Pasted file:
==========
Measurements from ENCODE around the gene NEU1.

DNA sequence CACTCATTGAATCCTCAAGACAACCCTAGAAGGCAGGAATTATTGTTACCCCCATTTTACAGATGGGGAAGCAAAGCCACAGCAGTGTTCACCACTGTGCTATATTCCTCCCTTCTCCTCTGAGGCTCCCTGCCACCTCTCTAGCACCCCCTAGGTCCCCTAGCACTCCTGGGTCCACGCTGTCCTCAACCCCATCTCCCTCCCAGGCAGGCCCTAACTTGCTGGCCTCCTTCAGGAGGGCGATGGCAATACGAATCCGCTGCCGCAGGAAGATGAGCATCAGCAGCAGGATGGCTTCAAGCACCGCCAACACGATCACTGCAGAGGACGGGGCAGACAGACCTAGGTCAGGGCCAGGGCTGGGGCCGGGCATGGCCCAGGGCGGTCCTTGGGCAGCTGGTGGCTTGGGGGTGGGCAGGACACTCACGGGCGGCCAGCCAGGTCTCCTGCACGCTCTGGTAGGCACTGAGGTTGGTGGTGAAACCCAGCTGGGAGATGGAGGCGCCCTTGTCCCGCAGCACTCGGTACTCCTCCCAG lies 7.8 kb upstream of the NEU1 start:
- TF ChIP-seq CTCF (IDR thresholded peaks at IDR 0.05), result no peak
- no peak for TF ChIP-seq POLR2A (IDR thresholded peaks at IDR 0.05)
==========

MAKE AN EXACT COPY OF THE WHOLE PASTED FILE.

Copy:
Measurements from ENCODE around the gene NEU1.

DNA sequence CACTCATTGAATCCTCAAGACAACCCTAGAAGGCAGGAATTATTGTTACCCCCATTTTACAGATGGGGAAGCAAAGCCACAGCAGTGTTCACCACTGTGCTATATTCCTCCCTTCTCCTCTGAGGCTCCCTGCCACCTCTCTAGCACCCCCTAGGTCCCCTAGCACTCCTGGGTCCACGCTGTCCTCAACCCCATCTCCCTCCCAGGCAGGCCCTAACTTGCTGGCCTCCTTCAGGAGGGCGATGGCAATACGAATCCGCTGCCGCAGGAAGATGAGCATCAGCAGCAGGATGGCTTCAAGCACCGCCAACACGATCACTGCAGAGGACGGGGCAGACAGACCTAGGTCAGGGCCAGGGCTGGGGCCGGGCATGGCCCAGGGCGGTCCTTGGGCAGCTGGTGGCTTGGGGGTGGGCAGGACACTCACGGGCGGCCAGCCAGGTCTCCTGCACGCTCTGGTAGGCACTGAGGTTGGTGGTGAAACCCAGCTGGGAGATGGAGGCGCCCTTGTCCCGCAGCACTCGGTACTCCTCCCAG lies 7.8 kb upstream of the NEU1 start:
- TF ChIP-seq CTCF (IDR thresholded peaks at IDR 0.05), result no peak
- no peak for TF ChIP-seq POLR2A (IDR thresholded peaks at IDR 0.05)